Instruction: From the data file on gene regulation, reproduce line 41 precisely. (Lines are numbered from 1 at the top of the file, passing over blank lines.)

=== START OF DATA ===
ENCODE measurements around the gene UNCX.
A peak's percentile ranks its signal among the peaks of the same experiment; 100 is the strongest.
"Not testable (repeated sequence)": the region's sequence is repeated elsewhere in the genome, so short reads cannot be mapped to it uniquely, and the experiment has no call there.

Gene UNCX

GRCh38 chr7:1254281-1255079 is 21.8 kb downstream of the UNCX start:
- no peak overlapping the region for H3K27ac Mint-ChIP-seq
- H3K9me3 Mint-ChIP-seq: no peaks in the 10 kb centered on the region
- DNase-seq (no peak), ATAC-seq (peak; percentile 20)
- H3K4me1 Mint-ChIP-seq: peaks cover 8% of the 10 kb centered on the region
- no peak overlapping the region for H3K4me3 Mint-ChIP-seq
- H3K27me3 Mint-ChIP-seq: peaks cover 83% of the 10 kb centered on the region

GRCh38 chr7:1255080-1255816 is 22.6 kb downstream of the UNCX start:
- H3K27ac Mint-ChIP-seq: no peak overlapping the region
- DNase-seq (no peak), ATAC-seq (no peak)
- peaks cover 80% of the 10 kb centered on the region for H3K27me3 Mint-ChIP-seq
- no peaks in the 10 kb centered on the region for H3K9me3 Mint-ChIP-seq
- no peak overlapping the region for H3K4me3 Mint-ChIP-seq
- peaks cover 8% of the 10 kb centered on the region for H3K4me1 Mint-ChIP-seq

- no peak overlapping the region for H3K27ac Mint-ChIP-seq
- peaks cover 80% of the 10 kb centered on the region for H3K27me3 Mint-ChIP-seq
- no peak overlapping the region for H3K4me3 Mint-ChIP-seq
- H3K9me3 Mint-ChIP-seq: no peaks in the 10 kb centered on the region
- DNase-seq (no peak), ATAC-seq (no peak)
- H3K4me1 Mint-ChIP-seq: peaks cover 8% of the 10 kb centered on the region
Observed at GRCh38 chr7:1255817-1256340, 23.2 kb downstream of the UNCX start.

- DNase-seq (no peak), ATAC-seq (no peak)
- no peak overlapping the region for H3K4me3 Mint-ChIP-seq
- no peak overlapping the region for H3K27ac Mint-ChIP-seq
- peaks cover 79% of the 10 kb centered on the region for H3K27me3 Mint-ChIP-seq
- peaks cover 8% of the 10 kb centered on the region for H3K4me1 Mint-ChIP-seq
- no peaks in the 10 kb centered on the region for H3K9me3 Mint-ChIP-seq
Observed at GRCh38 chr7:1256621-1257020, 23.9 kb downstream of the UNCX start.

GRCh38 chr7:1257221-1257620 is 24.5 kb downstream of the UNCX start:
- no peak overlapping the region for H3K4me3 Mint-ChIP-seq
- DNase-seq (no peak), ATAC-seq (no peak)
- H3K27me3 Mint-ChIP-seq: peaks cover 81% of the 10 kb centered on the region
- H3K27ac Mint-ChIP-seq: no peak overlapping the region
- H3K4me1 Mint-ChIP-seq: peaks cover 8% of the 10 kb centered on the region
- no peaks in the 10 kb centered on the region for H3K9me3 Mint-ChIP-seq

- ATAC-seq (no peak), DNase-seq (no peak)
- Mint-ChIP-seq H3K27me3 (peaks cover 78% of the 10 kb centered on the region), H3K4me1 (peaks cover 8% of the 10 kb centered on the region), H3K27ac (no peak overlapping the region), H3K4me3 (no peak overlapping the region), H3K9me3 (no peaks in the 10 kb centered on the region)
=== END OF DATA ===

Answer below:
- Mint-ChIP-seq H3K27me3 (peaks cover 78% of the 10 kb centered on the region), H3K4me1 (peaks cover 8% of the 10 kb centered on the region), H3K27ac (no peak overlapping the region), H3K4me3 (no peak overlapping the region), H3K9me3 (no peaks in the 10 kb centered on the region)